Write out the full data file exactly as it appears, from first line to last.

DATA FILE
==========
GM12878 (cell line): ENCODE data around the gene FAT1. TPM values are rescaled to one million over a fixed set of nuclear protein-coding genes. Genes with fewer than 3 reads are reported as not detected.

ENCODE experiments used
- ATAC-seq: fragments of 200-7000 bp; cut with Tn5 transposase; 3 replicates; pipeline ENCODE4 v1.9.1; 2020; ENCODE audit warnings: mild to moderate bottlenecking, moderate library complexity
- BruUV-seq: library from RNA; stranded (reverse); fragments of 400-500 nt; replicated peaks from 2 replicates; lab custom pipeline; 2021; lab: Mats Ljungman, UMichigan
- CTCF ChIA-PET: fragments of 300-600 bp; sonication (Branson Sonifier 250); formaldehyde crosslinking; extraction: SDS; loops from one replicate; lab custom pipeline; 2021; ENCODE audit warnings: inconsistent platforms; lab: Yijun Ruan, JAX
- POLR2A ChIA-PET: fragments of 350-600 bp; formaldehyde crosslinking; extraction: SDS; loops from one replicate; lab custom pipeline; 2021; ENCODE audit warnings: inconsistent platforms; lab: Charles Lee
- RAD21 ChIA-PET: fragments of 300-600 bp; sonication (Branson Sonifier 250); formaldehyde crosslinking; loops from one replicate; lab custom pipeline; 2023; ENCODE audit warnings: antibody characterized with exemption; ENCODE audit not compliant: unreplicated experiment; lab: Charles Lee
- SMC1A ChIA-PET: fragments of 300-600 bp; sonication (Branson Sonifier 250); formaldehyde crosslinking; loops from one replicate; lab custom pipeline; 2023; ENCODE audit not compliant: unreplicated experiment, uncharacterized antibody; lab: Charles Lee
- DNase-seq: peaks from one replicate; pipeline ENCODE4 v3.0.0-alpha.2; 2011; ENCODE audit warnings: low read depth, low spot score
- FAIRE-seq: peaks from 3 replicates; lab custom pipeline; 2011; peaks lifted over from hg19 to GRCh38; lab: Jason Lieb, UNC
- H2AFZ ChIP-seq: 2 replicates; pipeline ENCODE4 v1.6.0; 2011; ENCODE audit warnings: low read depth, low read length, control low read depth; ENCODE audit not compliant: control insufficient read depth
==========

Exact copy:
GM12878 (cell line): ENCODE data around the gene FAT1. TPM values are rescaled to one million over a fixed set of nuclear protein-coding genes. Genes with fewer than 3 reads are reported as not detected.

ENCODE experiments used
- ATAC-seq: fragments of 200-7000 bp; cut with Tn5 transposase; 3 replicates; pipeline ENCODE4 v1.9.1; 2020; ENCODE audit warnings: mild to moderate bottlenecking, moderate library complexity
- BruUV-seq: library from RNA; stranded (reverse); fragments of 400-500 nt; replicated peaks from 2 replicates; lab custom pipeline; 2021; lab: Mats Ljungman, UMichigan
- CTCF ChIA-PET: fragments of 300-600 bp; sonication (Branson Sonifier 250); formaldehyde crosslinking; extraction: SDS; loops from one replicate; lab custom pipeline; 2021; ENCODE audit warnings: inconsistent platforms; lab: Yijun Ruan, JAX
- POLR2A ChIA-PET: fragments of 350-600 bp; formaldehyde crosslinking; extraction: SDS; loops from one replicate; lab custom pipeline; 2021; ENCODE audit warnings: inconsistent platforms; lab: Charles Lee
- RAD21 ChIA-PET: fragments of 300-600 bp; sonication (Branson Sonifier 250); formaldehyde crosslinking; loops from one replicate; lab custom pipeline; 2023; ENCODE audit warnings: antibody characterized with exemption; ENCODE audit not compliant: unreplicated experiment; lab: Charles Lee
- SMC1A ChIA-PET: fragments of 300-600 bp; sonication (Branson Sonifier 250); formaldehyde crosslinking; loops from one replicate; lab custom pipeline; 2023; ENCODE audit not compliant: unreplicated experiment, uncharacterized antibody; lab: Charles Lee
- DNase-seq: peaks from one replicate; pipeline ENCODE4 v3.0.0-alpha.2; 2011; ENCODE audit warnings: low read depth, low spot score
- FAIRE-seq: peaks from 3 replicates; lab custom pipeline; 2011; peaks lifted over from hg19 to GRCh38; lab: Jason Lieb, UNC
- H2AFZ ChIP-seq: 2 replicates; pipeline ENCODE4 v1.6.0; 2011; ENCODE audit warnings: low read depth, low read length, control low read depth; ENCODE audit not compliant: control insufficient read depth